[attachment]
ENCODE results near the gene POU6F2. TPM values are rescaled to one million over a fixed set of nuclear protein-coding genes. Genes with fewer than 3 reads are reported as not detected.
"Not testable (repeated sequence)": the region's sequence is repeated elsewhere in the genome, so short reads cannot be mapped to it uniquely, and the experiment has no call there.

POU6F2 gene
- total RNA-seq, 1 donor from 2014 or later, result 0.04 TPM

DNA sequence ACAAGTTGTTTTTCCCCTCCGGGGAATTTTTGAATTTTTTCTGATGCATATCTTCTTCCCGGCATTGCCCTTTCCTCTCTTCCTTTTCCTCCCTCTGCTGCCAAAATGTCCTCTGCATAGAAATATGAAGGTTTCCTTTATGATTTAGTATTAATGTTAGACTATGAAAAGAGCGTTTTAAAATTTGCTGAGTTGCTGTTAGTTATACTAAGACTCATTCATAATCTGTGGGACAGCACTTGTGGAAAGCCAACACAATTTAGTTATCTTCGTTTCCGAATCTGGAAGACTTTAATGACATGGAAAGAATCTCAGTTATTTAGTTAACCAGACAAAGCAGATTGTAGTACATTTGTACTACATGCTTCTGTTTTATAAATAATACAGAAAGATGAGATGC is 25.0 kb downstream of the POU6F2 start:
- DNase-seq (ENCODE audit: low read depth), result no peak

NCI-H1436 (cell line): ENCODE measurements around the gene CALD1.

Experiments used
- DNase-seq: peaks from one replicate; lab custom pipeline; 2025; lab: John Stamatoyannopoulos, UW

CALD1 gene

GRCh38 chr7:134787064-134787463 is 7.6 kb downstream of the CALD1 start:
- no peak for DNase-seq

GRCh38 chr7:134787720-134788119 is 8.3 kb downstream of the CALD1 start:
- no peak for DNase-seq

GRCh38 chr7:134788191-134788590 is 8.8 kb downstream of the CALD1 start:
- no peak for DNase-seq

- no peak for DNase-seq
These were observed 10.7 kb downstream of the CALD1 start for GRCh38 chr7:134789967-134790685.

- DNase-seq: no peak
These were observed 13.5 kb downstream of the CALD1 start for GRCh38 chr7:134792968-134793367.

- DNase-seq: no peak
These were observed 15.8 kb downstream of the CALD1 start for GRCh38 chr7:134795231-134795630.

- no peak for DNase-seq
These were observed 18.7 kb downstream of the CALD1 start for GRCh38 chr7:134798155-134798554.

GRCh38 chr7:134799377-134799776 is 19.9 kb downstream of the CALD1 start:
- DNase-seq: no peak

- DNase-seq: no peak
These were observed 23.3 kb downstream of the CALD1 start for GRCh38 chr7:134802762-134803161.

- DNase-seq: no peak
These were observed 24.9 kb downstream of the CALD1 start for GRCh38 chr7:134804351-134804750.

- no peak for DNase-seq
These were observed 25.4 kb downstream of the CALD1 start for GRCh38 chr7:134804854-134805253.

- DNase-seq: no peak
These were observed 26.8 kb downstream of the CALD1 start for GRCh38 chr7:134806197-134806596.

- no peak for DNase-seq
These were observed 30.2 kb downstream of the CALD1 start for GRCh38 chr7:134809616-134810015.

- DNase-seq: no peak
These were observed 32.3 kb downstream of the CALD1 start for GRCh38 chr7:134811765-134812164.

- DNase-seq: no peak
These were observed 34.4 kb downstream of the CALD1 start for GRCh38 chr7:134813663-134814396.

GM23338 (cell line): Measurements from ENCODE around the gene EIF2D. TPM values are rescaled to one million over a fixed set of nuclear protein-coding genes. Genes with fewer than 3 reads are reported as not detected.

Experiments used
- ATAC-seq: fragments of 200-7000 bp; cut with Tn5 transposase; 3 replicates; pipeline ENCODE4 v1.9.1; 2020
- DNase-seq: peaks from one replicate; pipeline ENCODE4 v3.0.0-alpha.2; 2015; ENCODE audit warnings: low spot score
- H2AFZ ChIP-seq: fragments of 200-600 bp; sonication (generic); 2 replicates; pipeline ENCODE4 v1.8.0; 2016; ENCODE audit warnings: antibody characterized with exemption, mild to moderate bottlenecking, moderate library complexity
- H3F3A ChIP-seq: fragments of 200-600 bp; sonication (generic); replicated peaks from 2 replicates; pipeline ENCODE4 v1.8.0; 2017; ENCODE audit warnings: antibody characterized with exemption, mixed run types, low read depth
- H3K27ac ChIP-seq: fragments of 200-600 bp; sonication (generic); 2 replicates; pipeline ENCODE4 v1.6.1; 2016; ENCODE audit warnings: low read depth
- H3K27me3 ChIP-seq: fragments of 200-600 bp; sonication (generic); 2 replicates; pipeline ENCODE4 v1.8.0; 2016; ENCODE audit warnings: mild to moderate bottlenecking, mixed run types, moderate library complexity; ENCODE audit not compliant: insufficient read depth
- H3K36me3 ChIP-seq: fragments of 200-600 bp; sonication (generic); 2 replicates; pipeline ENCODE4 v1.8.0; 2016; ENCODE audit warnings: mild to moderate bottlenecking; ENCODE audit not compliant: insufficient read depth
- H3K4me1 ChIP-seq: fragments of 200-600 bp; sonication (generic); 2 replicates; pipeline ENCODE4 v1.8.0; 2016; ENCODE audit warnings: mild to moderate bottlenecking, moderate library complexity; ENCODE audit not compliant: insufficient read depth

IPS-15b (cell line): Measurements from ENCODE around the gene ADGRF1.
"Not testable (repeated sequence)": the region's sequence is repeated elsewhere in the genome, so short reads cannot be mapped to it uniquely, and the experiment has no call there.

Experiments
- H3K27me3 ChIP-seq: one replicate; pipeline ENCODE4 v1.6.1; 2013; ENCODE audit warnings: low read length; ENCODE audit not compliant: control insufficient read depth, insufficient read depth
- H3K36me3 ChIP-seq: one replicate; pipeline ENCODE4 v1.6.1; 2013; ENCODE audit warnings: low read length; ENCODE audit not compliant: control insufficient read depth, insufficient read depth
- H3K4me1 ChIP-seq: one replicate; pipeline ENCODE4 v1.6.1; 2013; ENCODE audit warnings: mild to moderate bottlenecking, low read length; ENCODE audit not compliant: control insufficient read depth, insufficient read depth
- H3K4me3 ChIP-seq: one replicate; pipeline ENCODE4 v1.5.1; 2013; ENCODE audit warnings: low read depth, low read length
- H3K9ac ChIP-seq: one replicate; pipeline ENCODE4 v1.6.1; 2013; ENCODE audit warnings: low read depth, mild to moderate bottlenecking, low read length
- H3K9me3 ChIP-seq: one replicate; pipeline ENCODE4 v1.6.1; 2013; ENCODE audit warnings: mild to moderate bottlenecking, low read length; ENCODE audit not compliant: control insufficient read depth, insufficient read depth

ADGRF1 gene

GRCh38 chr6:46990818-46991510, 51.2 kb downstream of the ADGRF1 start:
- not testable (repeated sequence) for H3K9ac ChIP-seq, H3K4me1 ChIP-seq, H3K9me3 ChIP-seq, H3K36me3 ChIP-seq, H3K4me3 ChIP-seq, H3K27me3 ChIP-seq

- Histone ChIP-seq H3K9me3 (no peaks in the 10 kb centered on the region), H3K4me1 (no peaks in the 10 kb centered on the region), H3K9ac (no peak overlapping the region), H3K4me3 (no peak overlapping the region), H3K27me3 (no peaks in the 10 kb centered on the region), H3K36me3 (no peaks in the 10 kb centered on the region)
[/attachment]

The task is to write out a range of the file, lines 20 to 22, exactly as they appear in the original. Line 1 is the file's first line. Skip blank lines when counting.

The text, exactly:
These were observed 13.5 kb downstream of the CALD1 start for GRCh38 chr7:134792968-134793367.

- DNase-seq: no peak
These were observed 15.8 kb downstream of the CALD1 start for GRCh38 chr7:134795231-134795630.